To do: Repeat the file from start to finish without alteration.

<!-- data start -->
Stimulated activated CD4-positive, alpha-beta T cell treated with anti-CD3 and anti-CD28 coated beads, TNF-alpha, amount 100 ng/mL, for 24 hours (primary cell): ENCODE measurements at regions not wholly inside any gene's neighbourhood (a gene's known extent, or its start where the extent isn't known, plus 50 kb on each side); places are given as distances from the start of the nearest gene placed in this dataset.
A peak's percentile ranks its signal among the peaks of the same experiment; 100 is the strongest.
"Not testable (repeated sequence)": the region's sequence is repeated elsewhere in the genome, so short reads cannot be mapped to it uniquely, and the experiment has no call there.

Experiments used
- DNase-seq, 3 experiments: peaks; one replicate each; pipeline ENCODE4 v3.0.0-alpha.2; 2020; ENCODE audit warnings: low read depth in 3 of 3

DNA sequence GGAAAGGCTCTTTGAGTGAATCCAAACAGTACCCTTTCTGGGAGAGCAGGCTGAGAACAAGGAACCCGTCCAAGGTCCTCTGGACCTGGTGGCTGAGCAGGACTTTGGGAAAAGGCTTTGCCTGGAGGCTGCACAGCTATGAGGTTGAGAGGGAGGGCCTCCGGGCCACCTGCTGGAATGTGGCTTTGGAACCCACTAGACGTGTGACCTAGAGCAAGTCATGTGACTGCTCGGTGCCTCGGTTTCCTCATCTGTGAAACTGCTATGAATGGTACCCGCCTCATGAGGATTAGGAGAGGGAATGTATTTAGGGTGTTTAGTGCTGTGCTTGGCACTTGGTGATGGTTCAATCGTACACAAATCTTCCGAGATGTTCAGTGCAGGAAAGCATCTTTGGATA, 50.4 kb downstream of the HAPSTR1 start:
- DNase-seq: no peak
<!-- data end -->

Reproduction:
Stimulated activated CD4-positive, alpha-beta T cell treated with anti-CD3 and anti-CD28 coated beads, TNF-alpha, amount 100 ng/mL, for 24 hours (primary cell): ENCODE measurements at regions not wholly inside any gene's neighbourhood (a gene's known extent, or its start where the extent isn't known, plus 50 kb on each side); places are given as distances from the start of the nearest gene placed in this dataset.
A peak's percentile ranks its signal among the peaks of the same experiment; 100 is the strongest.
"Not testable (repeated sequence)": the region's sequence is repeated elsewhere in the genome, so short reads cannot be mapped to it uniquely, and the experiment has no call there.

Experiments used
- DNase-seq, 3 experiments: peaks; one replicate each; pipeline ENCODE4 v3.0.0-alpha.2; 2020; ENCODE audit warnings: low read depth in 3 of 3

DNA sequence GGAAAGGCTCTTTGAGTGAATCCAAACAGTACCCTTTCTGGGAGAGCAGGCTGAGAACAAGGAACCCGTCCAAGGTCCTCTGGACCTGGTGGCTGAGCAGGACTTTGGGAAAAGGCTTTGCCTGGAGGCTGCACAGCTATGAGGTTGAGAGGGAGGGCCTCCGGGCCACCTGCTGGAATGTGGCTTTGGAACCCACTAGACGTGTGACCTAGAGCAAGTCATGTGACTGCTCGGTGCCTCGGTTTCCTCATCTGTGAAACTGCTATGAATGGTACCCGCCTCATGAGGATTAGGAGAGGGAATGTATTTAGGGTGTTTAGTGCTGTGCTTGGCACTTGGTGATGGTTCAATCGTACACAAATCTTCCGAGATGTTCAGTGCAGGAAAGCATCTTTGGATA, 50.4 kb downstream of the HAPSTR1 start:
- DNase-seq: no peak